Bronek: When I was at Hiscox, in total for 28 years, I joined in ‘93 as a pretty young, like you, ex-consultant, as a managing director. At that time, we were a pretty small business. We, well not so small, we employed 200 people and had a premium income of about 500 million US Dollars. We were Lloyd’s managing agent, and we didn’t have any of our own capital at that time. Lloyds was under a huge amount of stress, and it was clear to Robert Hiscox, the chairman who had hired me, and to me that we needed to evolve and provide as much of our own capital to support the business as possible. So that was the beginning of the journey. 28 years later, when I stepped down, Hiscox had gone from 200 people to three and a half thousand people, from a single office in London and then Wall Street to over 30 offices across the world. And premium income had gone from about $500 million to just under $5 billion. And we achieve all of that virtually entirely through organic growth, having good ideas, hiring good people, giving them capital, and challenging them to execute. So, I think as I reflect on that time period, what I’m most proud about is not any individual event, but the journey. Our strategy was to grow and shrink depending on the market cycle and the retail business to grow steadily through moving into adjacent products, into adjacent territories, and as time went by, into multiple ways of distributing that. So, what I reflect is that if you are in business and Robert Hiscox always used to say to me that building a business is the most fun you can have with your clothes on. You have to really enjoy the journey and get satisfaction from the achievements. Every day, every week, every month. There are a few lucky people who have one great idea that they execute but that wasn’t me. What I really enjoyed, was the journey and I loved it. For people who are in a role that they don’t love, I think the real thing is to try and find a journey in a role that you do because you spend so much time at work that even if you think I’m working to make money to do other things, you have to enjoy what you do for 8 hours a day. Otherwise, you’ll look back on your life and say, gosh, why did I do that for so long?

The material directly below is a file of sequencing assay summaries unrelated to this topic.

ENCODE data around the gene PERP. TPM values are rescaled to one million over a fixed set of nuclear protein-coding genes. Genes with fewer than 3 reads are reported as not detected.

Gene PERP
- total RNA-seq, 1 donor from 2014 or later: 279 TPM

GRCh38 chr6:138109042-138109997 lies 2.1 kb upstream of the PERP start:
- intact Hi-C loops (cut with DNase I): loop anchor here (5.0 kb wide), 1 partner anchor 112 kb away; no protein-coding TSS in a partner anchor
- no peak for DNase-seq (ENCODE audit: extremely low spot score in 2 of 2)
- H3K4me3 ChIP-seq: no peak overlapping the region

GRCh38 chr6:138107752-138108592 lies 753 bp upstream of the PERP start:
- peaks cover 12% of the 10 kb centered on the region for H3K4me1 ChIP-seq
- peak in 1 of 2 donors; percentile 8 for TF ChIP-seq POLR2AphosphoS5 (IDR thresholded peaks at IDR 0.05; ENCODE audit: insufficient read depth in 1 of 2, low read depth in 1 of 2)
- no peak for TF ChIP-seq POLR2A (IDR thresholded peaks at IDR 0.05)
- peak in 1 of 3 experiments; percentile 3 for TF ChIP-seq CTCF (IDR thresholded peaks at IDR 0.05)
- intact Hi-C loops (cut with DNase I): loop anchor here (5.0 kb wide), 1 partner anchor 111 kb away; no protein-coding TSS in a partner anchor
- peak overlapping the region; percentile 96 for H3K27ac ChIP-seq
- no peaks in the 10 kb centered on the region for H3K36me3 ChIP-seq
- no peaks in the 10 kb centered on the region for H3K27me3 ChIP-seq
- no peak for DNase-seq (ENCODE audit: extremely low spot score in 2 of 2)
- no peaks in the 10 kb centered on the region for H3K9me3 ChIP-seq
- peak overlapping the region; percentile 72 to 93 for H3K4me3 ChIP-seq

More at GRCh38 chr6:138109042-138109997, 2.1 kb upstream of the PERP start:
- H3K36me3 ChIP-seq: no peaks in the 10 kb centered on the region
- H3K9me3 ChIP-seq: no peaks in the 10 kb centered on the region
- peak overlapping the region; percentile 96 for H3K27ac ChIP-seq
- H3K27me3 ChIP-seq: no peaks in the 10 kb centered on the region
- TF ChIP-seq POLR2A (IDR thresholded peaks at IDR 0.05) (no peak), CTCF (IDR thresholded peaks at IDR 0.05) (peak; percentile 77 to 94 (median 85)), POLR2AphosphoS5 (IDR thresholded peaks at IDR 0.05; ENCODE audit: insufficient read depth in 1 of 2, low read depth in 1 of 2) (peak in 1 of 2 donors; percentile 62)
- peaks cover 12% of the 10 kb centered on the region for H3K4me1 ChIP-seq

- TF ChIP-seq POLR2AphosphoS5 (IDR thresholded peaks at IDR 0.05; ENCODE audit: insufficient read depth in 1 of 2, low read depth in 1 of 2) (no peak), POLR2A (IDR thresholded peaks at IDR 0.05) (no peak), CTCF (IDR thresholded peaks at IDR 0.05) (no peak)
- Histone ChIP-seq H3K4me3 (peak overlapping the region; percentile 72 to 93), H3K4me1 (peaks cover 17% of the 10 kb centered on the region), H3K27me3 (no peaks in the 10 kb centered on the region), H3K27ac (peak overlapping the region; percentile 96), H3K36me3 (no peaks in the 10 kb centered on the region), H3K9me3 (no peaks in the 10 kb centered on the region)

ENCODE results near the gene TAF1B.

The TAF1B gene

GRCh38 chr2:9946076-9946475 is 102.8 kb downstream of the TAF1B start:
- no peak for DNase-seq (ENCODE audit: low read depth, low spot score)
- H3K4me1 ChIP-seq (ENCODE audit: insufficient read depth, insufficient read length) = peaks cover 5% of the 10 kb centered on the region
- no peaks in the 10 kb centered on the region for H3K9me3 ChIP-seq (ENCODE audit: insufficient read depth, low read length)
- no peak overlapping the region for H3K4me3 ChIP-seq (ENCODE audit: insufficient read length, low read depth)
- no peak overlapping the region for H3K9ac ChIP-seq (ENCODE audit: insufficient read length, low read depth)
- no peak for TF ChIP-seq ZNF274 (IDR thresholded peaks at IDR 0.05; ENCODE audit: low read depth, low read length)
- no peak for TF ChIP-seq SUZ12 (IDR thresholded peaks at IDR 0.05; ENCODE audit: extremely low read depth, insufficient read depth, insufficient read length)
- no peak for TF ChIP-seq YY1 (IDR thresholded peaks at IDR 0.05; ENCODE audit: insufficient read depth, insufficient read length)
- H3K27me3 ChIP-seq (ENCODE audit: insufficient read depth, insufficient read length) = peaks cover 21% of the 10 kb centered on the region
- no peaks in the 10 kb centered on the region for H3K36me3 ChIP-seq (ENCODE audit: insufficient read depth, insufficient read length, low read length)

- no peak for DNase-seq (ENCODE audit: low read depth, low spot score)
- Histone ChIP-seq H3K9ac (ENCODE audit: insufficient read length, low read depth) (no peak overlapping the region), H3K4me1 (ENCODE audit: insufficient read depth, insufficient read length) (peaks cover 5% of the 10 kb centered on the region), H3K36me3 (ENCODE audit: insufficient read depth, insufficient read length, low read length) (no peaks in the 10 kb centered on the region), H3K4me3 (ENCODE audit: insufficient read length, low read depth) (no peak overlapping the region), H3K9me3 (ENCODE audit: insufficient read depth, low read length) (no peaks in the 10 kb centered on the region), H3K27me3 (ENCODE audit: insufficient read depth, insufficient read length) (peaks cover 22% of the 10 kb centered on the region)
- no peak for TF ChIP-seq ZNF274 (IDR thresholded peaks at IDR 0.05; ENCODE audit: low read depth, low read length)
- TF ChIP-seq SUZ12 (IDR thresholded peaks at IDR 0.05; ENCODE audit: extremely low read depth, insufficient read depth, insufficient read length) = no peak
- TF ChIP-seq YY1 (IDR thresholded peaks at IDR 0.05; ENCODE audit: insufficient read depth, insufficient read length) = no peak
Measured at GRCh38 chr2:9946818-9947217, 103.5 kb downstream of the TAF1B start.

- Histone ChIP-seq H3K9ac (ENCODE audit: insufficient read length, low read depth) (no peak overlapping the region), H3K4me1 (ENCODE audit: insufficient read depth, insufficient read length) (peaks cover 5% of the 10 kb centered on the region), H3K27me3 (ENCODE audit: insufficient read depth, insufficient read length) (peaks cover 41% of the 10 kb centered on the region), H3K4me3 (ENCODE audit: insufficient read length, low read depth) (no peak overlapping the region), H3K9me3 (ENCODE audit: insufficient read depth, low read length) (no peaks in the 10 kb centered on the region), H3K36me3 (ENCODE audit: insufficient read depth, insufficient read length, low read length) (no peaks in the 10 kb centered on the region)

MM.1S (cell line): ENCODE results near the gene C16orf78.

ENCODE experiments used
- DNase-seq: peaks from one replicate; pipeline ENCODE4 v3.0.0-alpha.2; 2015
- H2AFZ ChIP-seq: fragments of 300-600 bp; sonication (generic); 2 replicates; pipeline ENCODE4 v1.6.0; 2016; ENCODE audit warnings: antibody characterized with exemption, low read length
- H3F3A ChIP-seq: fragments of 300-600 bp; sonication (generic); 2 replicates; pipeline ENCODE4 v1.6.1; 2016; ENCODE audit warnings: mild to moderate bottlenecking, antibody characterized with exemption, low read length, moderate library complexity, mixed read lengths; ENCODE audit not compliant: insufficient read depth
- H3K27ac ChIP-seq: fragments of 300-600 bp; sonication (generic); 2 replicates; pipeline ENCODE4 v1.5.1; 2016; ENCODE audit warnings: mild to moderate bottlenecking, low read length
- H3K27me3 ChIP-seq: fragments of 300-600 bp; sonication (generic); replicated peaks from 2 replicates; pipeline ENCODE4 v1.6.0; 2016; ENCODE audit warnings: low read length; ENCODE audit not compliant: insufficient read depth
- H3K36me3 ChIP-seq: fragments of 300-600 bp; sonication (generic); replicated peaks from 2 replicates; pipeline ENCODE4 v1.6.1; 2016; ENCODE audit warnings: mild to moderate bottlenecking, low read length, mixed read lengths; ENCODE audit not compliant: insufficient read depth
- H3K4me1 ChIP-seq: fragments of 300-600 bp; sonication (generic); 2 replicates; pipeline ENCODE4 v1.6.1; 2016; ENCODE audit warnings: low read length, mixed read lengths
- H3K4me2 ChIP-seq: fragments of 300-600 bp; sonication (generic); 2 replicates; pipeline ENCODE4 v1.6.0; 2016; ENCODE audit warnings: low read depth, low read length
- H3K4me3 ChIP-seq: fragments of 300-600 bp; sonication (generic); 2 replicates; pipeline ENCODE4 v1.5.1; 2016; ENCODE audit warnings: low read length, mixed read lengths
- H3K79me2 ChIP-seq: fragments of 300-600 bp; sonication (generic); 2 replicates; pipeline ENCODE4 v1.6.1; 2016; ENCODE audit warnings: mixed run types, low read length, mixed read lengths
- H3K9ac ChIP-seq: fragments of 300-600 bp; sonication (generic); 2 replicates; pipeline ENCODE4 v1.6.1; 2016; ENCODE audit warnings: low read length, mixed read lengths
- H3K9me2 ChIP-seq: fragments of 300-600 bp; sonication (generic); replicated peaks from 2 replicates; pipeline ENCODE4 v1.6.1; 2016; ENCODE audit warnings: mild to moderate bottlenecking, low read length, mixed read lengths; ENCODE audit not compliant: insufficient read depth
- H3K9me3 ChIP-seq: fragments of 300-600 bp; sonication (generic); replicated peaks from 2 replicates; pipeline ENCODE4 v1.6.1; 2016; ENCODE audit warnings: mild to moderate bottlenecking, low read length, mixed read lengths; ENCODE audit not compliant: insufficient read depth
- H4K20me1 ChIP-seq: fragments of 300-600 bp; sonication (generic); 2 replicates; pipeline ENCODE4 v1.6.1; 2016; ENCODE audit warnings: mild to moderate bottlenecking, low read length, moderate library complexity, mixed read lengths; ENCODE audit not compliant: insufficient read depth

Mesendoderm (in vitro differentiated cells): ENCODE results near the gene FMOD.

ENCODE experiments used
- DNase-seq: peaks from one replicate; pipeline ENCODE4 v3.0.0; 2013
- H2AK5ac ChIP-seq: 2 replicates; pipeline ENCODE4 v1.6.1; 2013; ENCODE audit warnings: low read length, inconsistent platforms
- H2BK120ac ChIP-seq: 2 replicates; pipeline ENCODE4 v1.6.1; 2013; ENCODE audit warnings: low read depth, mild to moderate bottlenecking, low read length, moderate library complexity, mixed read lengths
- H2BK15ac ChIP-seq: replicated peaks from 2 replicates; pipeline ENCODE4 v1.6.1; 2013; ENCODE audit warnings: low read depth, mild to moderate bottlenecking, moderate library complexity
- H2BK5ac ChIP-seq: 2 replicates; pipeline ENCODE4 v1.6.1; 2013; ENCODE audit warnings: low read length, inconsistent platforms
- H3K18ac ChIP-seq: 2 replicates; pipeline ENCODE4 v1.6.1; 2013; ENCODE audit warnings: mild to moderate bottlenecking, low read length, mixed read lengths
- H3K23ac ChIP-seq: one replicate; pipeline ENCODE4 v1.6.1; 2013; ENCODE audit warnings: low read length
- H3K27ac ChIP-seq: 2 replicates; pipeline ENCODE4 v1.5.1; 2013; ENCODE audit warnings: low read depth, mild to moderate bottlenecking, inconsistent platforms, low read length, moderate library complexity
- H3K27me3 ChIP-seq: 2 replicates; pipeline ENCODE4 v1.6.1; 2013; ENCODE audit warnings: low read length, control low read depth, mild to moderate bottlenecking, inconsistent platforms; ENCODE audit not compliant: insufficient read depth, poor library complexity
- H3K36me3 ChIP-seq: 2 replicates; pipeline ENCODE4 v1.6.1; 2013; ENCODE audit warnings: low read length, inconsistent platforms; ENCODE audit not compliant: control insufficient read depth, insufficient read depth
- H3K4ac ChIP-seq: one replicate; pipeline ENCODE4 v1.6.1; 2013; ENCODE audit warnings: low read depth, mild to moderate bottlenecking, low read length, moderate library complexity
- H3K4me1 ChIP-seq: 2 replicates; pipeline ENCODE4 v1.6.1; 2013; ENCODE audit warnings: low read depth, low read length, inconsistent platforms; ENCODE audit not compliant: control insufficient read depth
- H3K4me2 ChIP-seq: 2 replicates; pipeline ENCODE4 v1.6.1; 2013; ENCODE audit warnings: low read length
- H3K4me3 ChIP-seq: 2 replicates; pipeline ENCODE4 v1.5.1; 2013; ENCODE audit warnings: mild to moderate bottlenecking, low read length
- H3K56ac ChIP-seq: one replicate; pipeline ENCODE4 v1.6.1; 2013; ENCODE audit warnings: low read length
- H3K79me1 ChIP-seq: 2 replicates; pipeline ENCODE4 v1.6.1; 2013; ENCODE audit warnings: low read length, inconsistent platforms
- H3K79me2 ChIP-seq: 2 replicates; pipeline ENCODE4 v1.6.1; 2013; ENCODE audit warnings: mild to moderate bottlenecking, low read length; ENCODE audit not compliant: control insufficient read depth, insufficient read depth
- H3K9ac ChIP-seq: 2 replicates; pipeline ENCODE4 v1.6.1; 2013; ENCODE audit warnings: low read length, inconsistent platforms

Juan: And I think that journey has been absolutely phenomenal. As with everything, I’m sure there were plenty of ups and downs.